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A Dreambook for Our Time (Writers from the Other Europe)
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A Dreambook for Our Time (Writers from the Other Europe)

3.82 of 5 stars 3.82  ·  rating details  ·  67 ratings  ·  8 reviews
"We live, as we dream--alone," Conrad revealed in "Heart of Darkness." This novel by Tadeusz Konwicki, a Pole writing in his own language, is an extension of the theme of dream and life and their interlocking realities, and man's attempt to come to meaningful and personal terms with an existential and absurd universe.The antihero (in the Camusian sense) is shown at the ope ...more
Paperback, 282 pages
Published 1976 by Penguin Books (first published February 28th 1963)
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A Dreambook for Our Time is a vividly told, character-driven narrative about the lives of a group of Polish adults in the late 1950s, about the time of Sputnik. The action takes place in a Polish village somewhere on the Sola River. A huge presence in the novel is that of the nearby forest. It was in the forest that many people hid from the Nazis during the war. It was also in the forest that Polish partisans operated during wartime; that Hitler was said to have hidden the "gold of the Jews"; an ...more
Nate D
Apr 17, 2014 Nate D rated it 4 of 5 stars  ·  review of another edition
Recommends it for: haunted memories
Recommended to Nate D by: the partisans in the woods
The past is a trap, a smoldering peat bog, a river that leaps its banks and can only swallow.

Tadeusz Konwicki is amazing, a haunted poetic conscience of communist Poland who fought first Nazis and Russians as a partisan in WWII, then state censors and prohibitions as a novelist and filmmaker. I've already written a brief bio of Konwicki elsewhere but suffice to say that he's my only favorite writer -- besides nouveau roman-ers Robbe-Grillet and Duras -- who is also one of my favorite directors.


Young Polish boys playing outside a Soviet bunker, 1941.

This is an unbearably grim book about post-war Poland. Our narrator, only called Paul, stumbles dead-eyed through an uneasy existence. The book switches between second-person flashbacks and first-person present narrative. The countryside is pillaged. The people are tired and maimed, sometimes faintly ridiculous but you don't want to laugh at them. There are no children. The whole book reads like an attack of shell shock.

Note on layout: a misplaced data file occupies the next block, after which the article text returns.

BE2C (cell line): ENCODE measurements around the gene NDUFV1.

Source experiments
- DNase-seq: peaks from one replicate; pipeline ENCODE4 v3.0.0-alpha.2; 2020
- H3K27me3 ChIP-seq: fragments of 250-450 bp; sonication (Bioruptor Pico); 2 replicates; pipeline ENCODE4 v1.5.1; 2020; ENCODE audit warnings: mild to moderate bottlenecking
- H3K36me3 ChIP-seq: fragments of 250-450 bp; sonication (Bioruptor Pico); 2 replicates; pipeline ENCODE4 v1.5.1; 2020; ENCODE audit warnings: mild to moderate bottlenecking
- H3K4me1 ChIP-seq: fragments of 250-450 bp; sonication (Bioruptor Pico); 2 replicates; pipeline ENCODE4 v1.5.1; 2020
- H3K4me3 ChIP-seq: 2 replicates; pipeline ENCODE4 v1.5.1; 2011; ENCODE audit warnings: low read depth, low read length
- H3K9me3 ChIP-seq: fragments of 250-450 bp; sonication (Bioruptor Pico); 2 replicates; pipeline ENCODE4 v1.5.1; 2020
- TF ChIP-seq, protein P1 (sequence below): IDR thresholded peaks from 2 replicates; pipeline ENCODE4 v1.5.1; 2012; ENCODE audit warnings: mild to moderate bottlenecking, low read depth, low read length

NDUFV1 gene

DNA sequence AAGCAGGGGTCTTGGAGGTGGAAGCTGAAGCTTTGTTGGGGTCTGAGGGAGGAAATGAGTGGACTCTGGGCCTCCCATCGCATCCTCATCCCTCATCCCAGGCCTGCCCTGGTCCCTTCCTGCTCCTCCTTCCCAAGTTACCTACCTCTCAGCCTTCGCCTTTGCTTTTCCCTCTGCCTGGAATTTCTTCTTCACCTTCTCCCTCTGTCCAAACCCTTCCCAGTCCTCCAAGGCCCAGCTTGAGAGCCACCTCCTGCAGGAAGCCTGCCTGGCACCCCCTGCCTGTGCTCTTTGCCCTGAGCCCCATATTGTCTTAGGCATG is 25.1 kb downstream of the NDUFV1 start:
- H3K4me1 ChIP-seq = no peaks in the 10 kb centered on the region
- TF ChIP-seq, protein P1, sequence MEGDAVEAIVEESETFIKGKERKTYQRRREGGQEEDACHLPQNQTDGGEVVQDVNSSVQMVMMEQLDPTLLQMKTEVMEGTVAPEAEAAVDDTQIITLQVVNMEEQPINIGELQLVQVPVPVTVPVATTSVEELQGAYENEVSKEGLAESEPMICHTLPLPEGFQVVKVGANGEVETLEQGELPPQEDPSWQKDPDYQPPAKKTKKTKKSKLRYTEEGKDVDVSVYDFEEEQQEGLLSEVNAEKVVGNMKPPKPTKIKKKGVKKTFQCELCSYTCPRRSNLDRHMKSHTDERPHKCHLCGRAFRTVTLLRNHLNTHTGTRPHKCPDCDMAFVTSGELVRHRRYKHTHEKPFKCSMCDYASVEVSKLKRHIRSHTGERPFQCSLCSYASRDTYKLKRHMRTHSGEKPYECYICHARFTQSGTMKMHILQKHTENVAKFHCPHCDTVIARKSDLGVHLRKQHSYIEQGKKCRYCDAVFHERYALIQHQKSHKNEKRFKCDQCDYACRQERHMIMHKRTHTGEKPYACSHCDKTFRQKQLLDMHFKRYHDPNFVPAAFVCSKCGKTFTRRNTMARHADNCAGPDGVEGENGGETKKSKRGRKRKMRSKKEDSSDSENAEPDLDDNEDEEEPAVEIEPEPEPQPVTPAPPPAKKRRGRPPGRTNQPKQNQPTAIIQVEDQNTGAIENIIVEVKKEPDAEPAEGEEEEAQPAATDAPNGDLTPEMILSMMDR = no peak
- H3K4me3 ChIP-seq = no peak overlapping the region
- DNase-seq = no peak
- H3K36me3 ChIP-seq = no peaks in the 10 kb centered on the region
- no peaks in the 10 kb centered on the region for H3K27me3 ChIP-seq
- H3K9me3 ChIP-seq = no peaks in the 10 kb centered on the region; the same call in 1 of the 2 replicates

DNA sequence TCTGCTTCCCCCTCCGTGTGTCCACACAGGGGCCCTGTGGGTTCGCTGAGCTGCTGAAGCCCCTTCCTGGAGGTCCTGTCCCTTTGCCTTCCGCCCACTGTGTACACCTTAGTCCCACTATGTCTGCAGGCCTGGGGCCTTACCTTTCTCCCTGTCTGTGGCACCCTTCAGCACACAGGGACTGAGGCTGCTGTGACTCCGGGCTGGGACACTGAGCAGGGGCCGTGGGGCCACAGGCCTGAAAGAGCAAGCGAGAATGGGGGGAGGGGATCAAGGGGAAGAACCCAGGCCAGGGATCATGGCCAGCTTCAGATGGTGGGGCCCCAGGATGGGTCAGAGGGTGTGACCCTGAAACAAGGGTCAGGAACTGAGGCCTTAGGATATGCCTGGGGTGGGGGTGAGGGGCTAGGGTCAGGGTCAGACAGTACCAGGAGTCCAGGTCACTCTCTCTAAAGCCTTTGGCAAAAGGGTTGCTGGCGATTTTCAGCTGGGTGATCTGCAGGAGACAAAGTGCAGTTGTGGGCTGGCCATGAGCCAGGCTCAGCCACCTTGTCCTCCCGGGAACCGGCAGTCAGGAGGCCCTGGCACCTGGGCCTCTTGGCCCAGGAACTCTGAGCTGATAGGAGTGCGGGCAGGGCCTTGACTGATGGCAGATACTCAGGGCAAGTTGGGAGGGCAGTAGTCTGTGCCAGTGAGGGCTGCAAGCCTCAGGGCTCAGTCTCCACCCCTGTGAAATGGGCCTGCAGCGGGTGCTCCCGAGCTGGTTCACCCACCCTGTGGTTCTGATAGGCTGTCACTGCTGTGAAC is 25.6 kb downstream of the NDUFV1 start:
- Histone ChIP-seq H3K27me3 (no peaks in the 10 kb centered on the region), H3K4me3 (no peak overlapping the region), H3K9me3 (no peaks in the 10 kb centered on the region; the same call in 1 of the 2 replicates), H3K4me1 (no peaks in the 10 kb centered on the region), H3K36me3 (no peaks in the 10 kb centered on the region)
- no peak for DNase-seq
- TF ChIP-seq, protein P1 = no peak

It's a damn good boo
Nathan "N.R." Gaddis
Apr 17, 2013 Nathan "N.R." Gaddis marked it as i-want-money
Recommended to Nathan "N.R." by: Nate D & William
Found on the list, “William T. Vollmann’s Favorite ‘Contemporary’ Books,” but too should be noted that EVERYTHING from this series, "Writers from the Other Europe," could perhaps be included on that list.

Here's a list of thirteen from amazon:

The LibThing list of fifteen:

And My Shelf (why not?):
Powerful - disturbed and disturbing.
Read this whole series - Writers from the Other Europe - ages ago. This was one of the standout volumes, though all had merit. Kundera - also in the series with The Joke, The Book of Laughter and Forgetting, The Farewell Party, and Laughable Loves - has become well known, but authors such as Konwicki deserve our attention. Bruno Schulz (in the series with Sanatorium under the Sign of the Hourglass and The Street of Crocodiles), Danilo Kis (A Tomb for Boris Davidovich), and Bohumil Hrabal (in the ...more
Mieczyslaw Kasprzyk
Drifting, disconnected... lost in a time of fear and change.
Sennik wspolczesny by Tadeusz Konwicki (1073)
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